NEW YORK (Dec. 10)
The adoption yesterday by the U.N. General Assembly of the international convention outlawing the crime of genocide was lauded here today in a statement issued by the U.S. Committee for a U.N. Genocide Convention.
James N. Rosenberg, chairman of the Committee, revealed that his group stimulated organizations from over 30 nations representing hundreds of millions of members to file petitions with the U.S. Committee which were all submitted to the General Assembly towards the adoption of the convention. “This,” he emphasized, “is only our first step.” The Committee, he said, now intends to mobilize public opinion to secure the necessary minimum of ratification of the pact by 20 governments.
“The adoption of the genocide convention may make Dec. 9 as historic a day as the day of the adoption of the American Bill of Rights,” the statement said. “History should record that this means the first step toward an International Bill of Rights, a world Magna Charta protecting men and women and children the world over.” The statement paid tribute to Dr. Raphael Lemkin, author of the idea of the Convention; and emphasized that “the moral leadership that has come from the United States in this achievement is the fruit of teamwork of many organizations and individuals.”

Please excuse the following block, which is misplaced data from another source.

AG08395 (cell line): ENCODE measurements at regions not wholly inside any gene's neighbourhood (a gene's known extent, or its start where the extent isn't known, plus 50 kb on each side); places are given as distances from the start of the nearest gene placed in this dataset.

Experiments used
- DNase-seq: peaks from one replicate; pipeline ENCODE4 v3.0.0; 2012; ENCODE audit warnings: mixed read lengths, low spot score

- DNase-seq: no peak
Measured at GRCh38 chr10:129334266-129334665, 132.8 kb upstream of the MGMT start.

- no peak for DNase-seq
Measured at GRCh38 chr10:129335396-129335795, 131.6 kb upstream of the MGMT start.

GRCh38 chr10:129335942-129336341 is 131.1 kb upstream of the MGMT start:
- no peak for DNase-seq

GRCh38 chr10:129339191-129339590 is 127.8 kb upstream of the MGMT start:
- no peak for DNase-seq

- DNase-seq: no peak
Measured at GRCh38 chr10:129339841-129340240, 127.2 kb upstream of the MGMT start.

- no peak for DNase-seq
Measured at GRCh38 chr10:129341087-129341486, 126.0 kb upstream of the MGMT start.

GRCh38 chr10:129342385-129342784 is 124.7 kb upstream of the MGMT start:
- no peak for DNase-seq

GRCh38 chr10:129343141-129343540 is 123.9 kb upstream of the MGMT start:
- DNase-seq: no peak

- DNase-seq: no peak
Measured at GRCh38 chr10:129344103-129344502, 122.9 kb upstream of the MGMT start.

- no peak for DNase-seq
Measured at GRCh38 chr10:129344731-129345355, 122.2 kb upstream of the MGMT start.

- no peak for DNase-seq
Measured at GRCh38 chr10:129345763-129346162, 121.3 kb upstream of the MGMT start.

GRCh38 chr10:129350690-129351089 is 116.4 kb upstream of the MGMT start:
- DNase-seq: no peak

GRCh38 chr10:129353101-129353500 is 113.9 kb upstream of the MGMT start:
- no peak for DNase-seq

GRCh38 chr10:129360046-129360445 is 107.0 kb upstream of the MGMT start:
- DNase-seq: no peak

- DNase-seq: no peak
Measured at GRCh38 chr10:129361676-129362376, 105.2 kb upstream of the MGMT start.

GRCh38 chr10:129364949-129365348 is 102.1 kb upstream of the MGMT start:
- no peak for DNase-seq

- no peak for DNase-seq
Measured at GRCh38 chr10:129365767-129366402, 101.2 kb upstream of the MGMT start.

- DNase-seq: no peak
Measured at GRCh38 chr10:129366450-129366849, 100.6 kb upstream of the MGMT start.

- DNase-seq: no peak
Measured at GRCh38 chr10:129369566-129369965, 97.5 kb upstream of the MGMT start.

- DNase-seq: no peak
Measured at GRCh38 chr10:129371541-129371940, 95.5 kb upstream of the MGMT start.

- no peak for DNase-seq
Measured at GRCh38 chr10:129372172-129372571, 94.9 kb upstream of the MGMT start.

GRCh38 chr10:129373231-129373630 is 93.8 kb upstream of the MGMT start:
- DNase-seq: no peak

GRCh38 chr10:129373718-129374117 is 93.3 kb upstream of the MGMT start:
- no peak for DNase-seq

The international convention outlawing genocide was termed “a great step forward in establishing a world system of legally guaranteed human rights” in a statement issued today by Judge Joseph M. Proskauer, president of the American Jewish Committee. The A.J.C. is the U.S. member of the Consultative Council, which, as an accredited consultant organization to the U.N. Economic and Social Council, has worked with U.N. delegates and staff for the passage of the genocide convention and other human rights guarantees.